People with diabetes must eat healthy, which includes balancing fats, fiber, protein and calcium while planning meals.
The highlight of Saturday's all-day diabetes seminar at the Georgia Mountains Center was a cooking demonstration led by Mary Ann Clever of Longstreet Clinic and three Georgia State University dietetics master's students.
They talked about the importance of healthy snacking, eating breakfast and including calcium in meals.
"Snacking has had a bad reputation, but in reality it serves a purpose," said Ashley DePriest, one of the master's students. "You get hunger, your blood sugar drops and it helps your metabolism. The key is nutrition and finding something that offers more than just reducing your hunger."
Healthy snacks include unsalted nuts, fruits and vegetables and not sugary snacks and drinks or "bagged things" such as potato chips.
"Measure your portions, and that's the best way to control things. That doesn't necessarily mean cutting back or limiting yourself, but you'll be surprised when you measure," she said. "That also means avoiding mindless snacking. Who eats in front of the TV? I do. Don't eat while you're multitasking. Pay attention to what you put in your mouth."
The event, which was put on by the American Diabetes Association, provided information about circulation, bone health, sleep disorders, weight loss and meal planning connected to pre-diabetes, Type 1 and Type 2 diabetes.
"I really liked the session called ‘Toe and Flow,' which was about your vascular system, vein diseases and circulation," said Barbara Hoyes, a Gainesville resident who is worried about her vascular condition as she takes on knee replacement surgery soon. "I also liked the carb counting session, which I'm trying to do now for my diet. All of the sessions have been excellent."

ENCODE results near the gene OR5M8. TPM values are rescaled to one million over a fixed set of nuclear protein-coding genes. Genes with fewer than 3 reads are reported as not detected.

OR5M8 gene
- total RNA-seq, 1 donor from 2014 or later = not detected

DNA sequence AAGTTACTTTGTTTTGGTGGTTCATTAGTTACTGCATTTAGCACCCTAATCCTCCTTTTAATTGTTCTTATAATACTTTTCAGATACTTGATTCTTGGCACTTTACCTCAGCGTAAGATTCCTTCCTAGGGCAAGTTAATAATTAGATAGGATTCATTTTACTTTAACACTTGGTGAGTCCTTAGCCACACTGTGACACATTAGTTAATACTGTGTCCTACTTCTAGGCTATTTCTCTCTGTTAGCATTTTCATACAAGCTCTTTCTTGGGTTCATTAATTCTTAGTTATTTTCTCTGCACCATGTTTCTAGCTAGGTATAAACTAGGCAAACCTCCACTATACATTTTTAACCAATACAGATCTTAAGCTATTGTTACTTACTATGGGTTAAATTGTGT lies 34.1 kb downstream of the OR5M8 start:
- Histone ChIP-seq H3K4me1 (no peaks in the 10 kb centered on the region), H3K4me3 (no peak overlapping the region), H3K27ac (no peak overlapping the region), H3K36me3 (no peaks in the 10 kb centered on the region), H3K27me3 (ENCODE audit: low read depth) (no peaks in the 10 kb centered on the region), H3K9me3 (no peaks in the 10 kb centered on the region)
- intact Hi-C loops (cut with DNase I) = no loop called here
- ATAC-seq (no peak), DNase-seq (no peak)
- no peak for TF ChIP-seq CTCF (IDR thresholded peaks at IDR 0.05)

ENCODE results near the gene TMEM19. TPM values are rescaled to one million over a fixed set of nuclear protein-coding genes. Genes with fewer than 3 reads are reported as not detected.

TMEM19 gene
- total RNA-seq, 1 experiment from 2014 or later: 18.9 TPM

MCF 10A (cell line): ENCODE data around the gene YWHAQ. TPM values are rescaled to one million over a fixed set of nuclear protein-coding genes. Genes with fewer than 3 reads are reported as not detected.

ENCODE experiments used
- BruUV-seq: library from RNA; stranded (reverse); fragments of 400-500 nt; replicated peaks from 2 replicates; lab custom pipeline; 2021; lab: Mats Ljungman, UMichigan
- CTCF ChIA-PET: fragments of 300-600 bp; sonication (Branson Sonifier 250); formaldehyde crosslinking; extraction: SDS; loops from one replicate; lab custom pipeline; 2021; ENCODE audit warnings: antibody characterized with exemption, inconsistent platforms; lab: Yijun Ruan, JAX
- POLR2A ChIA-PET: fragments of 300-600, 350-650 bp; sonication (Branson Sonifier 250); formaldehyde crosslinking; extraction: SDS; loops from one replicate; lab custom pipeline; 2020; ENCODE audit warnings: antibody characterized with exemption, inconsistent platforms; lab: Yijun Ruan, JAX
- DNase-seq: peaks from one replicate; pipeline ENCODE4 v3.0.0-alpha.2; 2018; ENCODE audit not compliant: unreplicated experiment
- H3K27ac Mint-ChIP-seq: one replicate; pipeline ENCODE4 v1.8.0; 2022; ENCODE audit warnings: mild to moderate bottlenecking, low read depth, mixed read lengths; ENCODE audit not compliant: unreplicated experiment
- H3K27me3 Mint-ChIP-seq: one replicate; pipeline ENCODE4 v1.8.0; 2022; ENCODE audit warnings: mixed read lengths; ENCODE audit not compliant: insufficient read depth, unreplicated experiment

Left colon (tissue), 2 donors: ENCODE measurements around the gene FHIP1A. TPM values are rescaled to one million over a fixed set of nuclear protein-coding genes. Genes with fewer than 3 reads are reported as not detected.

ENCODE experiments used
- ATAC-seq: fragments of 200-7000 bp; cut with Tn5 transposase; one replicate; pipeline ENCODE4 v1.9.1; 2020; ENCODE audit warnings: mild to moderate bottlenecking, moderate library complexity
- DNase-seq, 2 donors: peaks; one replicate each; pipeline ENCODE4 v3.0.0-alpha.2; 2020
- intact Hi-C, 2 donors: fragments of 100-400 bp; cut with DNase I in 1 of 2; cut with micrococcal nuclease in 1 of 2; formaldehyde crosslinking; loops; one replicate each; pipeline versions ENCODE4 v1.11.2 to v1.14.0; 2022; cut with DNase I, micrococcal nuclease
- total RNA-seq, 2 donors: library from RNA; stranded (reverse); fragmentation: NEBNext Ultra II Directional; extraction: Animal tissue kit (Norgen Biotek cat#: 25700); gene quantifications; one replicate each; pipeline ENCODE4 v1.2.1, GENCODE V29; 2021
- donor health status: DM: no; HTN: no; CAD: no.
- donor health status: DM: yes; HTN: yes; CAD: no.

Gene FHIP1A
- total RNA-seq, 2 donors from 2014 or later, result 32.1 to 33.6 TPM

The students created fruit and yogurt parfaits with high calcium and low fat ingredients and handed out servings of an almond and chicken stir fry dish high in protein and omega-3 fatty acids.
"Now I get on my soap box about breakfast," Clever said with a laugh. "People want to skip breakfast all the time and tell me they're not hungry, they're too tired or they think it'll cut down on their calories for the day. You've got to break your fast from sleeping."
People trying to lose weight or reach their healthy weight size must eat breakfast to keep their metabolism steady, she explained.
"The more frequently you eat, the higher your metabolism is," she said. "Other people tell me if they eat breakfast, an hour later they're hungry again. Add protein and fiber to your diet. You can't just eat a piece of toast."
Clever pointed out ways to combine whole grains, dairy and fruit in the morning to get a filling breakfast with protein, fiber and healthy carbohydrates. To save time and grocery shopping, she gave examples to prepare fruit smoothies at night and freeze muffins until ready to eat.
"It's the most important meal of the day, as mom would say," Clever said. "Make it that way. A little bit of planning goes a long way."